Means test for Jobseeker's Allowance
To qualify for Jobseeker’s Allowance (JA) you must satisfy a mean test. In a means test, the Department of Social Protection (DSP) examines all your sources of income to test if they are under a certain amount. If they are under that amount, you will get Jobseeker’s Allowance. The amount of Jobseeker’s Allowance you get depends on your income level.
In the means test for Jobseeker’s Allowance, your household income is assessed. If you are married, in a civil partnership or cohabiting, the DSP also assesses your spouse, civil partner or cohabitant’s income. Sometimes a certain amount of income, or income from certain sources, are not taken into account. This is called an ‘income disregard’.
The means test examines the following types of income:
- Cash income (including income from work)
- Property that you personally use
- Capital (savings and investments) and property that you don’t personally use
- Benefit and privilege from living with your parents
The means test assesses all cash income that you expect to get in the next 12 months. If it is not possible to estimate your income over the next 12 months, it is usually based on the income you received in the previous year.
Cash income that is assessed includes:
- Income from self-employment
- Income from employment
- Farm income
- Income from a social security pension from another country
- Income from maintenance, for example, if you are separated.
Most social welfare payments are not taken into account. The maintenance grant provided under the Student Grant Scheme is also not taken into account as means.
Find out more about cash income not included in the means test.
Property you personally use
The house you live in is not included in the means test, unless you are getting an income from it.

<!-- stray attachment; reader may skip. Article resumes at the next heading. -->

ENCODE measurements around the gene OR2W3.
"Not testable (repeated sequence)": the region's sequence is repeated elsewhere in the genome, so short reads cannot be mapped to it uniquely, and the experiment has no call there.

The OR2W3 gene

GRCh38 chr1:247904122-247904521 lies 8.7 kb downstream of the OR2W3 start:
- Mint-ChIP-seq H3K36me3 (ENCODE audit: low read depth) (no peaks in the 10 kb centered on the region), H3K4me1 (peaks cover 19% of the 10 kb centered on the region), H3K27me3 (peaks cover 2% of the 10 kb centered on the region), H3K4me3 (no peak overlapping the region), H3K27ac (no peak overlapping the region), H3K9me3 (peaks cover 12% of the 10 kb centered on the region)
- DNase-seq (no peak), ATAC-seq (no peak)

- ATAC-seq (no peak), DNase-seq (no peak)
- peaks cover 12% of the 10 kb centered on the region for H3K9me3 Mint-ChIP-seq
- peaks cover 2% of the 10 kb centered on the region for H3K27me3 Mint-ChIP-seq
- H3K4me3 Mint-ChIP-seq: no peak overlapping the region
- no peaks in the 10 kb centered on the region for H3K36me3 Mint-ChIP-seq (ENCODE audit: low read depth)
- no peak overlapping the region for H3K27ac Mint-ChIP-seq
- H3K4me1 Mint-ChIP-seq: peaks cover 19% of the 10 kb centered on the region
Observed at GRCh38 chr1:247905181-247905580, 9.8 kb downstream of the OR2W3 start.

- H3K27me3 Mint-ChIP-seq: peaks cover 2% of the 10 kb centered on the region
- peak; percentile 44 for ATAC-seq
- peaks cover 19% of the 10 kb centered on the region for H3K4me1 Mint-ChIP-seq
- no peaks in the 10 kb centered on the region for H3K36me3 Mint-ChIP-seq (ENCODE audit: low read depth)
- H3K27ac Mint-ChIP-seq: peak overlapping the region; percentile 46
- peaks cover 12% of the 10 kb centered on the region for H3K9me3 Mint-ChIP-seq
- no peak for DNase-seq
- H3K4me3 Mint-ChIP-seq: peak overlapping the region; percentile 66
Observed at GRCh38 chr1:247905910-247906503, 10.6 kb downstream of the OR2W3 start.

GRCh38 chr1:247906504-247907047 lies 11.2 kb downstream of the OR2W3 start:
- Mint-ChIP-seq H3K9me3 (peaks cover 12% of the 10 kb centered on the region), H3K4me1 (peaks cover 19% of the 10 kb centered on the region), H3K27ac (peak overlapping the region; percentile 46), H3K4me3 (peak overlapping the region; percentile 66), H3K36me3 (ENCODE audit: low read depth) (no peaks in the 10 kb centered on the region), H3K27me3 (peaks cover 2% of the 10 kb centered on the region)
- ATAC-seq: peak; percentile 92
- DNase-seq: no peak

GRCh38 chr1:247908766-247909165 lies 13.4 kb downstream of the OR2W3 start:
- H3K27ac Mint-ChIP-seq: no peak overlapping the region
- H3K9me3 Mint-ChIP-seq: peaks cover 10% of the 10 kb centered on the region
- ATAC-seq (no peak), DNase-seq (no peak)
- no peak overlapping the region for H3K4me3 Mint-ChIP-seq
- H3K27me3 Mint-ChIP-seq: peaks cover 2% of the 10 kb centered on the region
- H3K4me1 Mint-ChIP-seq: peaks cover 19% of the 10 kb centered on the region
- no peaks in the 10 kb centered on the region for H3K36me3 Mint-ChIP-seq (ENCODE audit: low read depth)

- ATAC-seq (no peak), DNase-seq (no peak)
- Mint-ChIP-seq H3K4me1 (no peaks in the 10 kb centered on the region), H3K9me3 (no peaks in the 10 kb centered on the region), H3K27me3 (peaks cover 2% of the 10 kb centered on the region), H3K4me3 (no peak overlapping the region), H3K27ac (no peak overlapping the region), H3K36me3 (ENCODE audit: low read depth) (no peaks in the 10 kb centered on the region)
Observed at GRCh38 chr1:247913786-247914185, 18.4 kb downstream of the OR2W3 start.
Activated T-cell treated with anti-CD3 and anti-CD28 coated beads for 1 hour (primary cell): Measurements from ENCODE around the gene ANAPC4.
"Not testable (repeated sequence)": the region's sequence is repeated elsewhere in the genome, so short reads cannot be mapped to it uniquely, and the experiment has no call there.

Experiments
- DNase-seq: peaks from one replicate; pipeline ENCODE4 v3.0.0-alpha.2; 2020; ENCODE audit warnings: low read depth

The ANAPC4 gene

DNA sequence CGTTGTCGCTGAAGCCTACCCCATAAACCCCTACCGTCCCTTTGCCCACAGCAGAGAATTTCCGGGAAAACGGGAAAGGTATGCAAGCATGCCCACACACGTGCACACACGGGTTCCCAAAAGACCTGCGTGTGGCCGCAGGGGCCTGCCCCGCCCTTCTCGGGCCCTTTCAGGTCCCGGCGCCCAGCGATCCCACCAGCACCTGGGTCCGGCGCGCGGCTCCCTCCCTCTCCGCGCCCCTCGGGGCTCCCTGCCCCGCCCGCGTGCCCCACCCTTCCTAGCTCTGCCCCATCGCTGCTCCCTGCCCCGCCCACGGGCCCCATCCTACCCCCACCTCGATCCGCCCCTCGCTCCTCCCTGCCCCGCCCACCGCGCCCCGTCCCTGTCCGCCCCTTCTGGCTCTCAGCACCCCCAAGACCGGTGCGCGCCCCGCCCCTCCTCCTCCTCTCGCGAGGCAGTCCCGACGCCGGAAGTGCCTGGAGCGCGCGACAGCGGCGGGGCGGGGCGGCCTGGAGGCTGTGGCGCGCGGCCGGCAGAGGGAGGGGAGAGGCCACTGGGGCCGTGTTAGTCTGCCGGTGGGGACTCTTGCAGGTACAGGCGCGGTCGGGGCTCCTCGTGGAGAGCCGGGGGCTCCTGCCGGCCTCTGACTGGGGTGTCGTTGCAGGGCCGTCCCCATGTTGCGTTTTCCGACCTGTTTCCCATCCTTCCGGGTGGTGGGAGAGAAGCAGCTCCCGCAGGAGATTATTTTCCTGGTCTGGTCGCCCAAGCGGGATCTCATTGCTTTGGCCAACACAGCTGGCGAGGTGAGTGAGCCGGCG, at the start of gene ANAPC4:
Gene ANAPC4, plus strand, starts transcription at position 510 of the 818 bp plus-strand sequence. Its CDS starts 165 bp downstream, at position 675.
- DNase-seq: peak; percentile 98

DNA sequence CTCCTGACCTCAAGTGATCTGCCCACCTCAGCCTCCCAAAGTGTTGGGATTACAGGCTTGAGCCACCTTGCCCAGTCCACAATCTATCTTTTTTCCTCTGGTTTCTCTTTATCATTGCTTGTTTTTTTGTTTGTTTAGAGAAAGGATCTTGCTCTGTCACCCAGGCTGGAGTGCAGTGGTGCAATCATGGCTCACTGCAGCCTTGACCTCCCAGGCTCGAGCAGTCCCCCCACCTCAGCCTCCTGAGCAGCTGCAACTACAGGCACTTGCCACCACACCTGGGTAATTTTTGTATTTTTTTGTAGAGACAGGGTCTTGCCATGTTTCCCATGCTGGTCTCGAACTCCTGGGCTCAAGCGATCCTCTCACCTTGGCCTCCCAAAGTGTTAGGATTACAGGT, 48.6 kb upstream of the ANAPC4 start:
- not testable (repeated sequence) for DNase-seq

If you are getting Jobseeker’s Allowance, you can get up to €269.23 a week (€14,000 per year) for renting out a room in your own home without it affecting your payment. This does not apply if you are renting to an employee or an immediate family member. If you get any rental income over €14,000 per year, it will be assessed.
You can read more about how property you live in is assessed in the means test for social welfare payments.
Capital and property not personally used
Capital includes property, savings and investments. It does not include the home you live in.
If you own property, or have investments, or any other form of capital, the value is assessed using a standard formula (see below), whether or not you are getting an income from the property or investment.
If you rent out your property, your rental income will not be assessed. Any outstanding mortgage registered against the property is deducted from the market value to find the capital value.
The property and investments that may be assessed include:
- Savings in a bank account (or anywhere else)
- A pension lump sum payment
- A house that you rent out
- Stocks and shares
If you or your spouse, civil partner or cohabitant saves a portion of your social welfare payment each week, these savings (as well as savings from most other sources) will be taken into account for the means test.
The formula for assessing the value of capital including property (but not your own home), savings and investments is as follows:
|Weekly means assessed
|€1 per €1,000
|€2 per €1,000
|€4 per €1,000
If you have a joint account with your spouse, civil partner or cohabitant, legally the total amount in the account is owned by each of you. So, it can be assessed in full against each of you. However, if you are both getting means-tested payments, your joint account will be assessed on a shared basis or against only one of you.
If you have €55,000 savings:
The first €20,000 is assessed as nil, €20,000 to €30,000 is assessed as €10, €30,000 to €40,000 is assessed as €20, €40,000 and €55,000 is assessed as €60.
€10 + €20 + €60 = €90
Savings of €55,000 gives a means of €90 per week.
Living with your parents
If you are under 25 and live with a parent or a step-parent in the family home, some of your parents' income will also be taken into account in the assessment for Jobseeker's Allowance.